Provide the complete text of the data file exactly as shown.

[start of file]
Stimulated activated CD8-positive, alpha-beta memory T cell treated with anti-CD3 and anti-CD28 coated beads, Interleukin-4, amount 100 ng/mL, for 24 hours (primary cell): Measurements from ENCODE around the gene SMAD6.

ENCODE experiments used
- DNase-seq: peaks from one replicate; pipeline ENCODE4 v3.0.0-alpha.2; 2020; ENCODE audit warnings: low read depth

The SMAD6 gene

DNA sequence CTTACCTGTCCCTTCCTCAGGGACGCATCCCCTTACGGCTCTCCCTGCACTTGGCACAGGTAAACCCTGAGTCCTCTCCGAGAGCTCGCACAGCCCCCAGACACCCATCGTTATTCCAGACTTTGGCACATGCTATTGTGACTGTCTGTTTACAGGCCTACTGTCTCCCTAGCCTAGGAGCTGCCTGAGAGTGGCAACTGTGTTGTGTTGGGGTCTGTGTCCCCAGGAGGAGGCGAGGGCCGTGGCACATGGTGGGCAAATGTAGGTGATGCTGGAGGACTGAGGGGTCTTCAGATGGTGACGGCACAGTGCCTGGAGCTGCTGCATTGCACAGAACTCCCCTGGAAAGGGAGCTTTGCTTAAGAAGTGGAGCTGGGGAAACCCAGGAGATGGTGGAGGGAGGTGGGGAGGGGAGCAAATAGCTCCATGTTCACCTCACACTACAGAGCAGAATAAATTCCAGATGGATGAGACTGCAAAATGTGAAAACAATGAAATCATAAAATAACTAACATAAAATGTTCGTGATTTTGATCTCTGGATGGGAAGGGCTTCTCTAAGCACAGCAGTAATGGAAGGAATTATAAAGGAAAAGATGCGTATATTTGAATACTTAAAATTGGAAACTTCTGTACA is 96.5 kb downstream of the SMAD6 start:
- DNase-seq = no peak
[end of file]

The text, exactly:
Stimulated activated CD8-positive, alpha-beta memory T cell treated with anti-CD3 and anti-CD28 coated beads, Interleukin-4, amount 100 ng/mL, for 24 hours (primary cell): Measurements from ENCODE around the gene SMAD6.

ENCODE experiments used
- DNase-seq: peaks from one replicate; pipeline ENCODE4 v3.0.0-alpha.2; 2020; ENCODE audit warnings: low read depth

The SMAD6 gene

DNA sequence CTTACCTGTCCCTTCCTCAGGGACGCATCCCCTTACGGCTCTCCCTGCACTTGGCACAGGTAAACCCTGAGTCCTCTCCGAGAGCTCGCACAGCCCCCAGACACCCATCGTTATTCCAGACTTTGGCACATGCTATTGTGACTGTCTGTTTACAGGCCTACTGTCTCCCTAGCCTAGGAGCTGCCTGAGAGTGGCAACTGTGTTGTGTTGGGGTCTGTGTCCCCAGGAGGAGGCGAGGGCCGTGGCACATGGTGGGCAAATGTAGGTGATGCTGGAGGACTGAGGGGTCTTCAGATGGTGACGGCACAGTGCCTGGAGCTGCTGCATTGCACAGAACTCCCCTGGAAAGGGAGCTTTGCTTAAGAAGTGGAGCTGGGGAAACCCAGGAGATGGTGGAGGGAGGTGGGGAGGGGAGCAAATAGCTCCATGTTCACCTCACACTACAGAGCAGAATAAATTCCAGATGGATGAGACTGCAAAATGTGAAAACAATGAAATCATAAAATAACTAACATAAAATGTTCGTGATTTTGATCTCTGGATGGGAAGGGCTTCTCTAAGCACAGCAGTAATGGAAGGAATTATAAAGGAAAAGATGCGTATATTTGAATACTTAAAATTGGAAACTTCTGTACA is 96.5 kb downstream of the SMAD6 start:
- DNase-seq = no peak